Sunday, July 16, 2017

Indiana Hurricane Heat (HH-116)

You might have read my blog posts on my first Hurricane Heat experience in Chicago here and here. If not, they might be worth reviewing for some of the basics of Hurricane Heat (HH) mechanics. That said, let’s dive right into the story.

It was the best of times; it was the worst of times – oh wait, I think that’s already been used by another author. While initially I was thinking it was a funny opener it is very fitting for my Indiana HH experience. This event wasn’t one we had originally planned to attend but my son and I were given passes to the event by a krypteia on Facebook (Thank you again, Cookie!) who happened to ask a question that was in my wheelhouse. “Name an album title by Slayer.” The timing was right and I was able to pounce on it and helped my son with his response as he’s not been enlightened by the wonders of speed metal that is Slayer. We both received our codes and registered for the event, HH-116.  W00t! Free enhances everything but would that paradigm work with a HH? Only one way to find out – read on!

My son and I drove down to Perfect North Slopes in Lawrenceburg, Indiana Saturday afternoon with plenty of time to arrive early. We needed to locate the rally point and neither of us had been to this location before.  Contrary to popular belief southern Indiana does have hills and as usual, Spartan makes good use of them. The Sprint course looked like it went up and down at least three times but I am not sure since we didn’t run it. We met up with some other HH participants who were easy to spot with their 2.5 gallon buckets which was one of our special items we needed to bring. We sat around and chatted a bit and I got to meet up with Jillian, who had been a teammate of mine in the Chicago HH. I am learning the Spartan community is a small, but very diverse group of people and it is nice to find familiar faces at the events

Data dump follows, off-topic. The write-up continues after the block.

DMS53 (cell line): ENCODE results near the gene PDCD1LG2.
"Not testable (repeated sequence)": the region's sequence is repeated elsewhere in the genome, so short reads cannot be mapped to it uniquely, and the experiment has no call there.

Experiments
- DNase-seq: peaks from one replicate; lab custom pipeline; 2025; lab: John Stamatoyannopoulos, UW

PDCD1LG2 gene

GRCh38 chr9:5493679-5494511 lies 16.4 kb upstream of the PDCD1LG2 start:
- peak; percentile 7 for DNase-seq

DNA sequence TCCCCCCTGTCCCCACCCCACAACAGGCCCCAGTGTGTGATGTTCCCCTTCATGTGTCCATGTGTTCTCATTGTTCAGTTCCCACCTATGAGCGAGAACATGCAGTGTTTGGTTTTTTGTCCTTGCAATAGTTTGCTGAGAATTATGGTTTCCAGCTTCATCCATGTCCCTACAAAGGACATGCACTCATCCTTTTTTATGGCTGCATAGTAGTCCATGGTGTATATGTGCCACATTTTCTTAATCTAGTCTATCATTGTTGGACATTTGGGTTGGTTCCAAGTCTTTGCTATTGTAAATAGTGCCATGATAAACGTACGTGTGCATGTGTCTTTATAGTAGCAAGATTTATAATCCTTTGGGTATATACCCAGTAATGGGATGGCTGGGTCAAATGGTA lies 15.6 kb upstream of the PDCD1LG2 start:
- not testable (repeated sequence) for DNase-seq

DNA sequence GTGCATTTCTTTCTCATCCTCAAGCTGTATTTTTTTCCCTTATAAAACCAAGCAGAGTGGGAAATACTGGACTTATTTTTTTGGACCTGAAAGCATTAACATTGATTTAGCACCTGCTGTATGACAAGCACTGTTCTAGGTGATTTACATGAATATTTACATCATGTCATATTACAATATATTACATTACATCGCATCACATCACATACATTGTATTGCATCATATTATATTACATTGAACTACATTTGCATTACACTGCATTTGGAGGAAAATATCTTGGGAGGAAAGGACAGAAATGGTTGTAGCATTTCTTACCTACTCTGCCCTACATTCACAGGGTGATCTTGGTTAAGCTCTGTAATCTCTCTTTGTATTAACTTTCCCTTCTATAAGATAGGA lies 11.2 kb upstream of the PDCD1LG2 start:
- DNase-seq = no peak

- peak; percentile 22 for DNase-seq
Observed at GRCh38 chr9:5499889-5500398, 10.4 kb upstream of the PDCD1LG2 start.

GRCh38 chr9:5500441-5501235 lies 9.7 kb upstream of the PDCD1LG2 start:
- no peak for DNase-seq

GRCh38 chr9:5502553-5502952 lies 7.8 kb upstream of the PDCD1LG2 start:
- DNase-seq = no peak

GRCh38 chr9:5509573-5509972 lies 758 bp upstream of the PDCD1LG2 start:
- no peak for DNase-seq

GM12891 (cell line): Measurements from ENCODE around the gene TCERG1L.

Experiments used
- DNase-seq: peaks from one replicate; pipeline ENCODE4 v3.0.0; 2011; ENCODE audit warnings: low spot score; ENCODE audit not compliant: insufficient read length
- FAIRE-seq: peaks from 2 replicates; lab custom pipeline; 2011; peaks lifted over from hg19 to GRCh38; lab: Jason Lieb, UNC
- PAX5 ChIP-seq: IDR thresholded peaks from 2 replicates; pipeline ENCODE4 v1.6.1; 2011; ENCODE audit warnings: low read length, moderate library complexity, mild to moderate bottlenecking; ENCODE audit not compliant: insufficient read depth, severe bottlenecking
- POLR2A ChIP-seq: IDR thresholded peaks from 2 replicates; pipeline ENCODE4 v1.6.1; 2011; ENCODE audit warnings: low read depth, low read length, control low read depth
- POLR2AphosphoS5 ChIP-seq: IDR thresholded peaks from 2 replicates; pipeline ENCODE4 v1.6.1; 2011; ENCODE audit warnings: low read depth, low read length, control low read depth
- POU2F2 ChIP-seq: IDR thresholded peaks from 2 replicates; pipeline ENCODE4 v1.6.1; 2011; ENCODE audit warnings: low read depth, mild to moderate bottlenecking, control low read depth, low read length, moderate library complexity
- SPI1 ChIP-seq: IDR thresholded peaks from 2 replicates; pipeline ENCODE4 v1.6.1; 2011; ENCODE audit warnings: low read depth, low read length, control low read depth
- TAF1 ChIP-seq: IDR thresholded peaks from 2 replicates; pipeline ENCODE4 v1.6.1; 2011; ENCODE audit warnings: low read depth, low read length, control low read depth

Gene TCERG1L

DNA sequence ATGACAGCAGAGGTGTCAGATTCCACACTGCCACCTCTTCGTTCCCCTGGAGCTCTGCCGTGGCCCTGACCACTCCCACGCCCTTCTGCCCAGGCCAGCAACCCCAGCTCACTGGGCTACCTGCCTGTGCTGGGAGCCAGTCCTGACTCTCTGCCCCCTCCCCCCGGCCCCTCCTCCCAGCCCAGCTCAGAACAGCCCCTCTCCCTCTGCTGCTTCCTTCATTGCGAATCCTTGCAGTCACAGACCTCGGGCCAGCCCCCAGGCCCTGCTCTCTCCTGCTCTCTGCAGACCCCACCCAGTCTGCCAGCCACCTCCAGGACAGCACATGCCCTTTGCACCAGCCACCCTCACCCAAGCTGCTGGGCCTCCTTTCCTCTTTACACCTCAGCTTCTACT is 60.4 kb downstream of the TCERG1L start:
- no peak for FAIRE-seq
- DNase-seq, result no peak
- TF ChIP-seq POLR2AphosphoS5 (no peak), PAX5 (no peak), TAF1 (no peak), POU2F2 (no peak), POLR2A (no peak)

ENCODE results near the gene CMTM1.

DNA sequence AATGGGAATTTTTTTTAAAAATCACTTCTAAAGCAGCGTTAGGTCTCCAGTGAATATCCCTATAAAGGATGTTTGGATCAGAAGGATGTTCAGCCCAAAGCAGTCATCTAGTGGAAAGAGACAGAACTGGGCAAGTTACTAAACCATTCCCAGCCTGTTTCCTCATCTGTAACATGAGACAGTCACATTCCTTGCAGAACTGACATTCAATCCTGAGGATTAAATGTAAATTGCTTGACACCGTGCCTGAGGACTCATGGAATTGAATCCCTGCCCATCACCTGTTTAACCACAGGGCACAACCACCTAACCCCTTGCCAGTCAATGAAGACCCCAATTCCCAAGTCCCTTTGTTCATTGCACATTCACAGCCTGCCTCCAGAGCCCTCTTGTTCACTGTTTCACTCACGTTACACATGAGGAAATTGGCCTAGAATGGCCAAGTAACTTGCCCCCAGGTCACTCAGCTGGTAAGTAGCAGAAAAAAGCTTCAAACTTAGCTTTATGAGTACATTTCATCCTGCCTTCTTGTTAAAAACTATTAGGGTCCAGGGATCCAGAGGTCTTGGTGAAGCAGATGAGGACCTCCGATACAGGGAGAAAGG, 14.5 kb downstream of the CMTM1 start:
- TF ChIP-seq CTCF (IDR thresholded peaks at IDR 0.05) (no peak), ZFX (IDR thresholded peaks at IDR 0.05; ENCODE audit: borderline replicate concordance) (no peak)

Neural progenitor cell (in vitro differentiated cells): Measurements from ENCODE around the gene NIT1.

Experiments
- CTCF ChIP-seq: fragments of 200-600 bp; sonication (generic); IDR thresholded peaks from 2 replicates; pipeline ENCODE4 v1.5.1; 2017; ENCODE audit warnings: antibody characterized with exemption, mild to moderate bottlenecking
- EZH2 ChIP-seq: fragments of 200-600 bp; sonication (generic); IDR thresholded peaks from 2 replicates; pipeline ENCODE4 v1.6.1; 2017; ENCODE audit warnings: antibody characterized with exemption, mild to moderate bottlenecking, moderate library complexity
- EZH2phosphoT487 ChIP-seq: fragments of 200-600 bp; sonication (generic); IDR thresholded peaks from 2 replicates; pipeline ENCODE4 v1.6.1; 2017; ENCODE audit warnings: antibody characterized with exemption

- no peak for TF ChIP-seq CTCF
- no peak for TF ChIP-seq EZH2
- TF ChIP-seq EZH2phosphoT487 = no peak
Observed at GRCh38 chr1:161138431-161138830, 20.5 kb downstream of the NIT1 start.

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This HH was different from the others that have been run as it was close to the 4th of July holiday here in America and we were instructed to deviate from the usual black shirt, no logos, to either a red, white or blue shirt. This rule also applied to the Palmerton HH (HH-115) that was running at the same time ours was. As the time drew closer, another familiar face, Jeff, was given the task of getting us checked in and waivers collected.  It wasn’t long after our krypteia arrived and we met Dylan and Mike. We knew these guys were serious dudes from the get go and we stacked our buckets per their instructions and lined up. They instructed us in how to count (zero instead of “o”) and we began counting off. We started with some calisthenics like pushups, flutter kicks and leg lifts.


In what seems to be a regular thing for the HH, we had people show up late but the group wasn’t punished for their tardiness thankfully. We did have some challenges counting and that sparked an escalation where we were told to get into the pond and to move with purpose. We did and then enjoyed some aqua pushups and flutterkicks. We also practiced a mantra of “Attention to detail” on the down movement and “Teamwork is key” on the up movement.  We were in and out of the water and filled our buckets up before dumping them on our heads a few times. Now that the “warm up” was done, it was time for the HH to really begin.  (Yeah – all of that was the warm up.  Sounds like fun – sign up for one!)